The CVBC’s top picks, however, Mike de Jong and George Abbott, placed fourth and third respectively in what by voting day had become a four-person race.

Remember that for introducing North America’s first carbon tax the party received the support of many prominent environmentalists in 2009. The NDP, which in recent decades had generally enjoyed support from environmentalists, found itself bloodied in the election by those same greens over its populist axe-the-tax position. 

Then-NDP leader Carole James said after the election that she thought the carbon tax position didn’t hurt the party, but that her campaign had failed in general to say what the party stood for. “The thing we could have done better, and should have done better, was getting our positive vision out there,” she said at the time.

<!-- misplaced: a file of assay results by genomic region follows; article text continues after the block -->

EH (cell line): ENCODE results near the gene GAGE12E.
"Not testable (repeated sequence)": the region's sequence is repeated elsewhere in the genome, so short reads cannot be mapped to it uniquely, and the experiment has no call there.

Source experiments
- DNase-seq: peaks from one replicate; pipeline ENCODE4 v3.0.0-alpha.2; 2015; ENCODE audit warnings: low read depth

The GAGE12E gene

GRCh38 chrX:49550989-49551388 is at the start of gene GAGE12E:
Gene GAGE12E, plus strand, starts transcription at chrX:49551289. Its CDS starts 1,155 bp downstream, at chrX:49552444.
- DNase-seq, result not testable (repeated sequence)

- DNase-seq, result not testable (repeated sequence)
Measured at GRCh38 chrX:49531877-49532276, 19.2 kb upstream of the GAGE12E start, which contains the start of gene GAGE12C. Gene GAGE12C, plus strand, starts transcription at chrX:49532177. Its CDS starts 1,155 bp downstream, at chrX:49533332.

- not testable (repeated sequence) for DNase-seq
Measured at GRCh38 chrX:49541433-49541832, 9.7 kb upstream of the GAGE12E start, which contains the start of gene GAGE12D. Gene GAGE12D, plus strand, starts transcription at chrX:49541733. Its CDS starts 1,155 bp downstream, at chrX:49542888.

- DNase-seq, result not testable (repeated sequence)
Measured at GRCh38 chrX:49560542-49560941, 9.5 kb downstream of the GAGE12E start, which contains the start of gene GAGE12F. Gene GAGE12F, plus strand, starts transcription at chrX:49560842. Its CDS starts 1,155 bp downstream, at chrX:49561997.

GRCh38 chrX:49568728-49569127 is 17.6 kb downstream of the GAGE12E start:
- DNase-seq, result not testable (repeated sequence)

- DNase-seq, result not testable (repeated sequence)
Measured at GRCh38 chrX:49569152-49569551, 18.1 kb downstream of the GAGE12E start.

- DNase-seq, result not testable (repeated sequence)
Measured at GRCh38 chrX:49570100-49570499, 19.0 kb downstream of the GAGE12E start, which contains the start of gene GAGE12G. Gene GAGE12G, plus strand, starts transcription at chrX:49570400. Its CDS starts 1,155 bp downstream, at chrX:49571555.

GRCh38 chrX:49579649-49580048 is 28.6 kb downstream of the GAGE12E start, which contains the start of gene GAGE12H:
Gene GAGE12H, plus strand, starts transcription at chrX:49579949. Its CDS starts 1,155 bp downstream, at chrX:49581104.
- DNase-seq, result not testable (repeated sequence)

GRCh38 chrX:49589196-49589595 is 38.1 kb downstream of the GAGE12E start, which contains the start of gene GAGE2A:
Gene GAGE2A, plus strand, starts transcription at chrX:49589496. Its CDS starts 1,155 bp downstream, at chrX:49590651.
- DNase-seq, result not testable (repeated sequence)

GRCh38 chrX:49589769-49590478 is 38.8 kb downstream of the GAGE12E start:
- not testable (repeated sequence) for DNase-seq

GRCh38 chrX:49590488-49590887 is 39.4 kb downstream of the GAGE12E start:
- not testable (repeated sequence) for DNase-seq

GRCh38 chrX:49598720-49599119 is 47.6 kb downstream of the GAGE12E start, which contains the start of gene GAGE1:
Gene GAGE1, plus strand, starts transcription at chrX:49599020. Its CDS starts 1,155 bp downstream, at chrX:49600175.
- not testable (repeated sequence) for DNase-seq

The environment was one area where that was true and the economy was another, she said in an interview a week after the election. “We didn’t articulate in the way we should have a clear economic vision for British Columbia,” she said. “We needed to do a better job showing people we had a strong, balanced approach.” 

With little vision on offer, roughly half the people who were eligible to vote in the 2009 election stayed home. 

Bump forward two years: James has stepped down, pushed out by members of the NDP caucus who didn’t want to fight a snap election with her as leader facing a revitalized Liberal party with a new person in charge. 

Those vying to replace James have been outlining visions on all sorts of issues.

John Horgan was the first to release an environmental platform, receiving positive reviews from the Wilderness Committee and from long-time activist Vicky Husband. The Juan de Fuca MLA’s long list said he’d expand the carbon tax, invest in transit, pass an Endangered Species Act, and protect more old growth forests.